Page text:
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Project September 20, 2010

Rebuilding Haiti's Education System from the Ground Up


Media file: Haiti_Earthquake_Education_Reform.jpg
Many Haitian children living in tent cities such as Canaan will never get the opportunity to receive even a basic education. Canaan, which is located just north of Port-au-Prince, is home to more than 30,000 refugees from the January earthquake. Aside from a small set of road-side stores in the camp center, there is hardly any infrastructure to support Canaan's residents. Image by Paul Franz. Haiti, 2010.

As Haiti continues its recovery from the January earthquake, reconstruction in the country takes many forms. With a literacy rate of about 50 percent, Haiti's education system has struggled to provide for its youth, especially those living in rural areas. The disaster only exacerbated the pervasive institutional problems faced by the country's few reforming educators.

Over the past two decades, the Haitian government has struggled to provide its youth with an adequate education. With an average literacy rate of about 50 percent, Haiti faces severe shortages in educational supplies and qualified teachers. Although private and church-run schools educate 90 percent of the country's students, the quality of education is often poor or unavailable to the majority of Haiti's rural population.

This reporting project uses the Clinton Global Initiative's (CGI) five global challenge areas as a framework to personalize Haiti's education reform efforts. It attempts to bring Haitian voices into a global conversation about education reform in developing countries and to put a human face on these efforts.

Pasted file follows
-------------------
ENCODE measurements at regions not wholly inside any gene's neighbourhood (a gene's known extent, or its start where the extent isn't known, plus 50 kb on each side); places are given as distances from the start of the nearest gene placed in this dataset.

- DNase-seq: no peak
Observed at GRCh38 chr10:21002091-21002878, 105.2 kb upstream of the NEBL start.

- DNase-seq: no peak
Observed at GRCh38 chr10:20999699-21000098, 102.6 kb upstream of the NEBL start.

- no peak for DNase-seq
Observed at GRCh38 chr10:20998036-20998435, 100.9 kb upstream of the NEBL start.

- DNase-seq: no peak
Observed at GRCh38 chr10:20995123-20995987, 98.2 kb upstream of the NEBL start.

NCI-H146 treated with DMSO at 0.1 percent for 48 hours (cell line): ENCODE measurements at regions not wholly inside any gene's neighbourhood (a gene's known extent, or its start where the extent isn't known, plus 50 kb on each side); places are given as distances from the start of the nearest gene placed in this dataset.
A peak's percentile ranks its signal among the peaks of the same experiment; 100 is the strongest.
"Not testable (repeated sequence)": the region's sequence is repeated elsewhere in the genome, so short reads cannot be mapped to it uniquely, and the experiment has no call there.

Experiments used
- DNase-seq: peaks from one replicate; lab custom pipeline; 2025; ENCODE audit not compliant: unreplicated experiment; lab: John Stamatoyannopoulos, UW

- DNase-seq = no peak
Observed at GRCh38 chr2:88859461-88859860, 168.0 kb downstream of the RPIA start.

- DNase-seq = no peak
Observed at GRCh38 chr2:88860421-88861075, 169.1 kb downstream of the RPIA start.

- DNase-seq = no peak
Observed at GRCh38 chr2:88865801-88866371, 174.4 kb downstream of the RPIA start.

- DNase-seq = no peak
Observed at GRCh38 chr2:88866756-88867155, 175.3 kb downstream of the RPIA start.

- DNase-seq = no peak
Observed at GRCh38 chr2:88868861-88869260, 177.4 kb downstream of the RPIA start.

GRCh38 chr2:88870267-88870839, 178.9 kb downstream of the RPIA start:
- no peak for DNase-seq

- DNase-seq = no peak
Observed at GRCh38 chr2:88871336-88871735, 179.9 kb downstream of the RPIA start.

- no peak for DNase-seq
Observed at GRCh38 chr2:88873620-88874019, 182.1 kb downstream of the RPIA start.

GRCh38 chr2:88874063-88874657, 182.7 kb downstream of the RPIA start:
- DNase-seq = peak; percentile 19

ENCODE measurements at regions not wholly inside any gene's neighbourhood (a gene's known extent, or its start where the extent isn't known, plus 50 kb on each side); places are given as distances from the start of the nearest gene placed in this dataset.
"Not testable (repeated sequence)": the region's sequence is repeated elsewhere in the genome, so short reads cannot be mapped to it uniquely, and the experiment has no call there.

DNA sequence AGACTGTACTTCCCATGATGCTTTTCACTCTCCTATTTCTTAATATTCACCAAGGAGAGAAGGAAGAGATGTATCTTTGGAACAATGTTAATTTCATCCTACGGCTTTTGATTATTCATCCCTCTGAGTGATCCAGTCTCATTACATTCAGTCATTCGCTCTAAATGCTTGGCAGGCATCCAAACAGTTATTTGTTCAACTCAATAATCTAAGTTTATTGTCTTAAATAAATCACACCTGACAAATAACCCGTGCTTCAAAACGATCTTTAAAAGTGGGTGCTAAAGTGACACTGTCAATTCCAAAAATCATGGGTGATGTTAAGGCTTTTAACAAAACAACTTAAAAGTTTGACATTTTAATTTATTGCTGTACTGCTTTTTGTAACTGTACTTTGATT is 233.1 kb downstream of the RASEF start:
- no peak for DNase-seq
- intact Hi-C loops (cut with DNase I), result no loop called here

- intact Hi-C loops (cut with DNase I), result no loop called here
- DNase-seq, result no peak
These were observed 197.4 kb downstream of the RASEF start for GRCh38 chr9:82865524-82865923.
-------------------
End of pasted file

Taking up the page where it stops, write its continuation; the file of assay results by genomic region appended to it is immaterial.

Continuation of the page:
CGI reports that more than 200 million children around the world will not have a chance to begin a secondary education this year. In Haiti alone, only 20 percent of eligible-age children are enrolled in secondary schools.

In addition to visual profiles of some of Haiti's most prominent education reformers working outside of the government with non-governmental organizations and charities, this project will tell the personal stories of Haitian students and teachers, who mostly still live in makeshift tent cities in and around the country's capital of Port-au-Prince.

Using digital story-telling tools, "Rebuilding Haiti's Education System from the Ground Up" will be featured on a multimedia Web site that will host these different videos, as well as provide social networking tools to maximize the impact and public reach of the project.

To learn more, visit YouTube Project Report winner Paul Franz's website, Haiti's Lost Children: Education Reform After the Earthquake.

Paul Franz is one of the five winners of the 2010 YouTube Pulitzer Center Project Report contest. Learn more.